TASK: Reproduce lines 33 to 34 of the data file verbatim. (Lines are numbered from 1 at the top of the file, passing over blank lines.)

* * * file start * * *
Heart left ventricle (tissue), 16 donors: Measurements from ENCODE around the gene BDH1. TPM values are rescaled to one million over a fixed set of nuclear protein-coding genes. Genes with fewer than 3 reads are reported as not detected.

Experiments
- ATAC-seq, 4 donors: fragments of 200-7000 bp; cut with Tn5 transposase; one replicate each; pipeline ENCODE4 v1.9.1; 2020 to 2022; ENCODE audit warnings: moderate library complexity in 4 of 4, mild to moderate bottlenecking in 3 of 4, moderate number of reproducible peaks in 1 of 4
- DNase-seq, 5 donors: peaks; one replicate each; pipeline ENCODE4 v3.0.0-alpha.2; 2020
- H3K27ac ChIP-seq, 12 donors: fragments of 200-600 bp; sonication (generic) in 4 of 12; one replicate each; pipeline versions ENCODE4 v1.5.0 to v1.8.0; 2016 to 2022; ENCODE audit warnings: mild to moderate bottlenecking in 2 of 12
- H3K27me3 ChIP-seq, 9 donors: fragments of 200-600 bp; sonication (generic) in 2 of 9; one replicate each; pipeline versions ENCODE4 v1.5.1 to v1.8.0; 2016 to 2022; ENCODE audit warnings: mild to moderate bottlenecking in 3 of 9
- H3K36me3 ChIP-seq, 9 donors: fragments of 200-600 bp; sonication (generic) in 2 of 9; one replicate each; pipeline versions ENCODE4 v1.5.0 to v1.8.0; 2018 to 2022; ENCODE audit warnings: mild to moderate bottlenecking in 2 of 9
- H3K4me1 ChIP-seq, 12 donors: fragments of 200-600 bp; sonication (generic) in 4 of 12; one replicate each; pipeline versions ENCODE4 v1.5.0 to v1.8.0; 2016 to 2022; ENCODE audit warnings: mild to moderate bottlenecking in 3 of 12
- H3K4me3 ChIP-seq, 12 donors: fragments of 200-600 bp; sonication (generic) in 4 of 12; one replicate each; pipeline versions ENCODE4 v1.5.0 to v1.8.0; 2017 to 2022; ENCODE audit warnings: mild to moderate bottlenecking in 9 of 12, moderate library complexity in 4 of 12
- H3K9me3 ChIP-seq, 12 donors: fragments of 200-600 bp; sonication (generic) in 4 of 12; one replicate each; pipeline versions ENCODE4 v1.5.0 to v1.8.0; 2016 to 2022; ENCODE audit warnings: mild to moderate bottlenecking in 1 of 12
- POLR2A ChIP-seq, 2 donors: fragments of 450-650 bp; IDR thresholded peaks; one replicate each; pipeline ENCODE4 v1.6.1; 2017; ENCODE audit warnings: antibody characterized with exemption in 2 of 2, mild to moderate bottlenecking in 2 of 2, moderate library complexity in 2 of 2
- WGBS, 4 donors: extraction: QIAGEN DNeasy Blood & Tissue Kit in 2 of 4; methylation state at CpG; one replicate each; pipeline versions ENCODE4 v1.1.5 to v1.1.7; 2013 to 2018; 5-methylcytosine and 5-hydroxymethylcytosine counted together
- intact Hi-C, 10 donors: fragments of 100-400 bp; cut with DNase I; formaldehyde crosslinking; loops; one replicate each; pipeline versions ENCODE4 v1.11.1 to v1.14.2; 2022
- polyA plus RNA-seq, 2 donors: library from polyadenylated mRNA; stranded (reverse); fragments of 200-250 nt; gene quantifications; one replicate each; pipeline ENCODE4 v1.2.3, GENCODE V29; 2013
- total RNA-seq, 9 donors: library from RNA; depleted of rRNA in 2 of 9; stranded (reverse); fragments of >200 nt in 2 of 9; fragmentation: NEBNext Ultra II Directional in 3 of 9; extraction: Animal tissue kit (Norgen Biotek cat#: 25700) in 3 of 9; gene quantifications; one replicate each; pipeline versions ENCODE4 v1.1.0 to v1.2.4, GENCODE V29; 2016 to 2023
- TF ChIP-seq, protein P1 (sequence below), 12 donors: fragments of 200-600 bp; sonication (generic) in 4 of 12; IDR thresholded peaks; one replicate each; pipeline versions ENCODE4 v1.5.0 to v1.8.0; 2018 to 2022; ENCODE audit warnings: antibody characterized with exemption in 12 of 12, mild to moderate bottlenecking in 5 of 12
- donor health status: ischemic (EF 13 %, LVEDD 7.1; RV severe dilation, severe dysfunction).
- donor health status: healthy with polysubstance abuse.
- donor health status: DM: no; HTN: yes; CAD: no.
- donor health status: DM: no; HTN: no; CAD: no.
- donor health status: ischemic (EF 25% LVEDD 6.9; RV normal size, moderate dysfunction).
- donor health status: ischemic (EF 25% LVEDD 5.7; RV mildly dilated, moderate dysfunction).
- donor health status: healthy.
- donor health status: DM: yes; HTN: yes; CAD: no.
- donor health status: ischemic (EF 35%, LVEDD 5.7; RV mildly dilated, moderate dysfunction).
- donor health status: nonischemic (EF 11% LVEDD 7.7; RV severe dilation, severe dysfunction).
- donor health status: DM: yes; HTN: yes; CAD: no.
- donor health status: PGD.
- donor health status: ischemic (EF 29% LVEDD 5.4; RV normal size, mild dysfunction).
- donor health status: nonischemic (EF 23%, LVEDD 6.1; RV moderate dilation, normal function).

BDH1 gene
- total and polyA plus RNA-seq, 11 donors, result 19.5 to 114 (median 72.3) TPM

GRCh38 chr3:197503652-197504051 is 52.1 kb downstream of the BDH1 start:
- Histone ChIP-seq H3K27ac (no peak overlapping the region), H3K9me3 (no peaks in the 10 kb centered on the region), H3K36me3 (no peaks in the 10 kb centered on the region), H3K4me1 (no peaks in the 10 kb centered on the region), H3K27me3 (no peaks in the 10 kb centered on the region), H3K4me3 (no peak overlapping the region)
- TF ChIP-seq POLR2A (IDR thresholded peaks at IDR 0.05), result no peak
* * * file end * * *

GRCh38 chr3:197503652-197504051 is 52.1 kb downstream of the BDH1 start:
- Histone ChIP-seq H3K27ac (no peak overlapping the region), H3K9me3 (no peaks in the 10 kb centered on the region), H3K36me3 (no peaks in the 10 kb centered on the region), H3K4me1 (no peaks in the 10 kb centered on the region), H3K27me3 (no peaks in the 10 kb centered on the region), H3K4me3 (no peak overlapping the region)